PORTLAND, Ore. — Police say the man who opened fire in a suburban Portland shopping mall apparently killed himself after fatally shooting two people and wounding a third.
Clackamas County sheriff’s Lt. James Rhodes says law enforcement who flooded the Clackamas Town Center in response to the afternoon shooting didn’t fire any shots.
Witnesses described a scene of chaos and disbelief as a gunman wearing some sort of camouflage outfit and a white mask shot an initial burst of fire and then more rounds at Clackamas Town Center. Shoppers tried to find safe areas as teams of police officers began entering the mall to find the shooter.
Authorities were going store-to-store to secure the scene and to escort hiding shoppers outside, but Rhodes said there was no indication that there was more than one shooter.
Austin Patty, 20, who works at Macy’s, said he saw a man in a white mask carrying a rifle and wearing a bulletproof vest.
He heard the gunman say “I am the shooter,” as if announcing himself, Patty said. He then fired several shots paced seconds apart.
A series of rapid-fire shots in short succession followed. Patty said he ducked to the ground, then ran.
His Macy’s co-worker, Pam Moore, told The Associated Press the gunman was short, with dark hair, dressed in camouflage. He had body armor and a rifle.
“I heard about 20 shots and everyone hit the ground,” Moore said. “That’s when we all just ran.”
Shaun Wik, 20, from Fairview, said he was Christmas shopping with his girlfriend and opened a fortune cookie at the food court. Inside was written “live for today, remember yesterday, think of tomorrow.”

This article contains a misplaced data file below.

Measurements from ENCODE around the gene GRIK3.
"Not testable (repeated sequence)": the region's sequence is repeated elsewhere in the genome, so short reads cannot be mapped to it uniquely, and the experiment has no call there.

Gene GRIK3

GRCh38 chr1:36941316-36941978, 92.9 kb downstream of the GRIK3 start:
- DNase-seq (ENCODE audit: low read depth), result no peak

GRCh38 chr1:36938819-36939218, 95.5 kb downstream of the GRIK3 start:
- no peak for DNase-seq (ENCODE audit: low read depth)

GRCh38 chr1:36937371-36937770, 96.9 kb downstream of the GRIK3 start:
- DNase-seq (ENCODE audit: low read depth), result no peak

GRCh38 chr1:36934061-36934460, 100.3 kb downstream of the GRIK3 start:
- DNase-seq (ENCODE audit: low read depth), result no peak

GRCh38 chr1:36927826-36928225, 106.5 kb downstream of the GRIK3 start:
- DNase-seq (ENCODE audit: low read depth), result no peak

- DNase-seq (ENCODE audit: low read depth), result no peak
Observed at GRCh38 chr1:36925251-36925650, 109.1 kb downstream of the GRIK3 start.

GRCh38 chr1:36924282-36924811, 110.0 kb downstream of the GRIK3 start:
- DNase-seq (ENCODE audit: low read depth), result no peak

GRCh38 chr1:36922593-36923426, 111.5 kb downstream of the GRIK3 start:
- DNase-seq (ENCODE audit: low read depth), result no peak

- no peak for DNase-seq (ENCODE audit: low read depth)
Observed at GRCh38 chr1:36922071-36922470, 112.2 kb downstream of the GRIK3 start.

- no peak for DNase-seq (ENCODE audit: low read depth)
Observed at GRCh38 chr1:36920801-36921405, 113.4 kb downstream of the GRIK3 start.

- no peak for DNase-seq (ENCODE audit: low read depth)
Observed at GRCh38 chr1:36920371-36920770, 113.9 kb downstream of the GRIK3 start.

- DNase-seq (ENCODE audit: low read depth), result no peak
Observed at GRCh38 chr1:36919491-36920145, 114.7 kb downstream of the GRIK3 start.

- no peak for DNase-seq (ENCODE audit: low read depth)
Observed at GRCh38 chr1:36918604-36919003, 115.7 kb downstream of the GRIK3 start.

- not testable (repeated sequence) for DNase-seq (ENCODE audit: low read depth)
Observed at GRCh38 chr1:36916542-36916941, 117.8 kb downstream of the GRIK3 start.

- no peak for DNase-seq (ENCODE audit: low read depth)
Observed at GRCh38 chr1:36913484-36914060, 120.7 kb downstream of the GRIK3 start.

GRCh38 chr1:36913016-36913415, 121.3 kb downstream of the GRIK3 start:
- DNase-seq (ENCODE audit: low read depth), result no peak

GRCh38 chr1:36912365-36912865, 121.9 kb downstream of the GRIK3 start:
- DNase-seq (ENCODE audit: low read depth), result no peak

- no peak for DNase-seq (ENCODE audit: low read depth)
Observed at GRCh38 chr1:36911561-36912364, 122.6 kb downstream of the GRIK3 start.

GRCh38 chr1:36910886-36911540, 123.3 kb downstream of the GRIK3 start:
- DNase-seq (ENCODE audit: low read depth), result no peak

As he read it, he heard three shots. He heard a man he believes was the gunman shout, “Get down!” but Wik and his girlfriend ran. He heard seven or eight more shots. He didn’t turn around.
“If I had looked back, I might not be standing here,” Wik said. “I might have been one of the ones who got hit.”
Tiffany Turgetto and her husband of Gladstone had exited Macy’s through the first floor when they heard the gunshots coming from the second floor of the mall.
“People in front of us people were dropping, finding covering,” she told the AP. “People were yelling screaming and gasping, yelling to get out. The lady next to us, she threw a chair and started running. We couldn’t run because the chair was there.”
Turgetto and her husband and other people were able to quickly leave through a Barnes & Noble bookstore before the police arrived and locked down the mall.
“I had left my phone at home. I was telling people to call 911. Surprisingly, people are around me, no one was calling 911. I think people were in shock.”